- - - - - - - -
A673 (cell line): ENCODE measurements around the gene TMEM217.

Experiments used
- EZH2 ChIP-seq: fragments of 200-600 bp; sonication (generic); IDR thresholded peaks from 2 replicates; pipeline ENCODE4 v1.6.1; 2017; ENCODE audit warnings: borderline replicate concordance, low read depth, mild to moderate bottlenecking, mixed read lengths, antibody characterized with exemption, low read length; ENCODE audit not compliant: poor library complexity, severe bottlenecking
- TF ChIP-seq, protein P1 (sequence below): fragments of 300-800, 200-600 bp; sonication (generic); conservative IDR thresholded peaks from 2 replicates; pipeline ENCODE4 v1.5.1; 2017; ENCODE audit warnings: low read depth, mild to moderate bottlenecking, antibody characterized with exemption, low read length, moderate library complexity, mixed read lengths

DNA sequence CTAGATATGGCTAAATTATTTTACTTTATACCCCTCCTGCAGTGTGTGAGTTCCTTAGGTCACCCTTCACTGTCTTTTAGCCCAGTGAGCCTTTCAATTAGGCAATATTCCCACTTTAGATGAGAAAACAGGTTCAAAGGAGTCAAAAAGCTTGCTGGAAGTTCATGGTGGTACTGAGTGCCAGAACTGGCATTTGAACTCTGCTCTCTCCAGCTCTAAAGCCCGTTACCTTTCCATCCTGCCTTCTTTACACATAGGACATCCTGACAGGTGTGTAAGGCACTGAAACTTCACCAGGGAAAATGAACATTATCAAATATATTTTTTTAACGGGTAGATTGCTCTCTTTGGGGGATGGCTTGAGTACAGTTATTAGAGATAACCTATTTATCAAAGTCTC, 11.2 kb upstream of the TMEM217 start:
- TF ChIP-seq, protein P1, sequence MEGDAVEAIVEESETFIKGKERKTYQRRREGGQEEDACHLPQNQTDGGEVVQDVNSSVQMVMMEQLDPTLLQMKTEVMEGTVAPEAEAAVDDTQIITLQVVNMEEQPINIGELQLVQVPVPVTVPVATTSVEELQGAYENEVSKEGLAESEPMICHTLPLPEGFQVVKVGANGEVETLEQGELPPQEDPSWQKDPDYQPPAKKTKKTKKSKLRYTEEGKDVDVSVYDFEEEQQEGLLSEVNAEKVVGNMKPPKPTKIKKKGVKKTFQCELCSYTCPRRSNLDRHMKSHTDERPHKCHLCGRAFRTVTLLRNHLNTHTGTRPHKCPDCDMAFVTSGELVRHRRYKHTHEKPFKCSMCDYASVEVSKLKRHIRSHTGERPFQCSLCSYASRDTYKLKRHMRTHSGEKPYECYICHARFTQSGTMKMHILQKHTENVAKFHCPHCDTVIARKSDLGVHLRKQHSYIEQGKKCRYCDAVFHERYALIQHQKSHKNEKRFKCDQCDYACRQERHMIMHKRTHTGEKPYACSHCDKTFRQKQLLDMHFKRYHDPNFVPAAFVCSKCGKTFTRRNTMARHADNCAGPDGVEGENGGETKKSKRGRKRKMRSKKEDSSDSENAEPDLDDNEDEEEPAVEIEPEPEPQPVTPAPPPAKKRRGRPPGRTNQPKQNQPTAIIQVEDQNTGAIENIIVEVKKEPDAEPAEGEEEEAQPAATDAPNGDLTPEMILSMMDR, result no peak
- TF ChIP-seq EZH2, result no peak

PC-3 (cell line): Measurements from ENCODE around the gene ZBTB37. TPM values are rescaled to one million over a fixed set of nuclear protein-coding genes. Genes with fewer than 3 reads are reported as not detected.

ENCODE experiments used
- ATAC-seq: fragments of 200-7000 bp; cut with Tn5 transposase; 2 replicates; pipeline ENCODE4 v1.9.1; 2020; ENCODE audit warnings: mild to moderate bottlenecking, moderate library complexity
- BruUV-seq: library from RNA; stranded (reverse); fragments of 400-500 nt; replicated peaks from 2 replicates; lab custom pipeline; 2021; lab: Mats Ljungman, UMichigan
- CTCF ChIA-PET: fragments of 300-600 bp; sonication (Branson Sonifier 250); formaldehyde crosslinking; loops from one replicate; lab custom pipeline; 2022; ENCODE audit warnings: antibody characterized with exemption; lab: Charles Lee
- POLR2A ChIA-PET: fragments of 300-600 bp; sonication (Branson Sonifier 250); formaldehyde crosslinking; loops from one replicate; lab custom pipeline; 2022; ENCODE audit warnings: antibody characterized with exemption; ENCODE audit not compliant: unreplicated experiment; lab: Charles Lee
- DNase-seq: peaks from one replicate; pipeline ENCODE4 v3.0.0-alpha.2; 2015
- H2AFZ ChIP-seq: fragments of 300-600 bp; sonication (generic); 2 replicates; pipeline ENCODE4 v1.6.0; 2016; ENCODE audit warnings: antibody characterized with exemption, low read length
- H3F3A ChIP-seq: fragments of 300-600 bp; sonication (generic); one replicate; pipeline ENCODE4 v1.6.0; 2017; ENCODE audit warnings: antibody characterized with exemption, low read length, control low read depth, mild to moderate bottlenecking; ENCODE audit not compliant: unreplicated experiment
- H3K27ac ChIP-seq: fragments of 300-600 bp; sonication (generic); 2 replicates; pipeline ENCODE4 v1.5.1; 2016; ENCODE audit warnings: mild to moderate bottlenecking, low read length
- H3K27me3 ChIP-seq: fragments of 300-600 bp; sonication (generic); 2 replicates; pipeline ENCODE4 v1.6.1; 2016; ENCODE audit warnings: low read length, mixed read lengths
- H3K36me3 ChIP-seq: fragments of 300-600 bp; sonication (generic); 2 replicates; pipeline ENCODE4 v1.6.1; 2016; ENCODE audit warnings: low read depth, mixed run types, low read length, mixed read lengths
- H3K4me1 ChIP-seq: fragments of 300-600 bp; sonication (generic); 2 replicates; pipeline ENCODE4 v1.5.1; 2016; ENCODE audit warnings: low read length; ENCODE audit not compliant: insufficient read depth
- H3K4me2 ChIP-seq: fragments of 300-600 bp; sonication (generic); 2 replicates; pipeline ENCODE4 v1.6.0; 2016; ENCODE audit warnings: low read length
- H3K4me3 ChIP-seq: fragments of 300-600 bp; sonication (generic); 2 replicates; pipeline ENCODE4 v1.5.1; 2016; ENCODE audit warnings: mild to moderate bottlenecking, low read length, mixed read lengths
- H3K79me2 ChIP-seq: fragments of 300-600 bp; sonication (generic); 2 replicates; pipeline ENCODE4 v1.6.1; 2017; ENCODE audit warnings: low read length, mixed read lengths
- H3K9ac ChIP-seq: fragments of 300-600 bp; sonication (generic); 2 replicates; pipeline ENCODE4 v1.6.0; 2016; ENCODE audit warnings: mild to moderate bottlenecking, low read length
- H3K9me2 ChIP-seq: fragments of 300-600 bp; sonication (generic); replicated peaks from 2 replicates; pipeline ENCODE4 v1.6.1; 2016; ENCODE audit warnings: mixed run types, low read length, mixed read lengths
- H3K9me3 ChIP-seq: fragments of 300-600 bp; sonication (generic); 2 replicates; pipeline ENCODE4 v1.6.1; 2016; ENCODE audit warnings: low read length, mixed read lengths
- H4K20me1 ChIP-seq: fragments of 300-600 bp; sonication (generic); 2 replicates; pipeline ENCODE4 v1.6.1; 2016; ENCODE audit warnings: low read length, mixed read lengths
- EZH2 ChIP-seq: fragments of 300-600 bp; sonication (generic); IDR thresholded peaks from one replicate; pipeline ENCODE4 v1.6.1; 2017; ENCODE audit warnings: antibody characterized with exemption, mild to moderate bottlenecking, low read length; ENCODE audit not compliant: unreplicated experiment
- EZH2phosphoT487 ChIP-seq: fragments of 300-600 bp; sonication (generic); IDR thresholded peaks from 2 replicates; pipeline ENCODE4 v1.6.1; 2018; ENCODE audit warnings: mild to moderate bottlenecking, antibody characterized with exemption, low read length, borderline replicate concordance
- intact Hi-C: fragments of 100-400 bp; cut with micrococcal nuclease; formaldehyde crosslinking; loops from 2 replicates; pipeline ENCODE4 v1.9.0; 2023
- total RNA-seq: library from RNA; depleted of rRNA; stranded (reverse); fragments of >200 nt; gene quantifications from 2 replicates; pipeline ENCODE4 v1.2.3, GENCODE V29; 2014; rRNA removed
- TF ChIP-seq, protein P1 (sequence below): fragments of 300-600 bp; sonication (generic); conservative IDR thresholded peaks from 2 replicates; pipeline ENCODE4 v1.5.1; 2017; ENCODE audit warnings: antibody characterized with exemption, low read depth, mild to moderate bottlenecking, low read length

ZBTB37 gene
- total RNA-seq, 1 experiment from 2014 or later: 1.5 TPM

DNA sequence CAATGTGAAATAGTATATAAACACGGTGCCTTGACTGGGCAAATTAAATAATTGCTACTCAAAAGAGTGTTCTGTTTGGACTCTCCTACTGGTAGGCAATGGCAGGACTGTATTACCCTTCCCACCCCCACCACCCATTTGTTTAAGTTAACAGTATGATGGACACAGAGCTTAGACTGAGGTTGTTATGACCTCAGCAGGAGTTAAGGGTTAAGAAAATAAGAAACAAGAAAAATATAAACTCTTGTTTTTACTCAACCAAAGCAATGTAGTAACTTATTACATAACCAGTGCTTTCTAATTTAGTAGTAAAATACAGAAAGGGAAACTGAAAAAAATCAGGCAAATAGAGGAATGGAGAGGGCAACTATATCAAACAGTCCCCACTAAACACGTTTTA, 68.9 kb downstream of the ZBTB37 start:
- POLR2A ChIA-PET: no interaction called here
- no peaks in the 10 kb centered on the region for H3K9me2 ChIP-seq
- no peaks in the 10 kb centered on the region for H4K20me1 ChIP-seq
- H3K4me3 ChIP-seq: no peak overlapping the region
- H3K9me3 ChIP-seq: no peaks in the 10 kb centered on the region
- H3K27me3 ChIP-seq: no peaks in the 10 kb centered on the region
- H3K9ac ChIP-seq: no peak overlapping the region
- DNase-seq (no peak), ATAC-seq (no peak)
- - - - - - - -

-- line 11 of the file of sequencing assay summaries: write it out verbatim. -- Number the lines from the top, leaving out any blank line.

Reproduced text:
- BruUV-seq: library from RNA; stranded (reverse); fragments of 400-500 nt; replicated peaks from 2 replicates; lab custom pipeline; 2021; lab: Mats Ljungman, UMichigan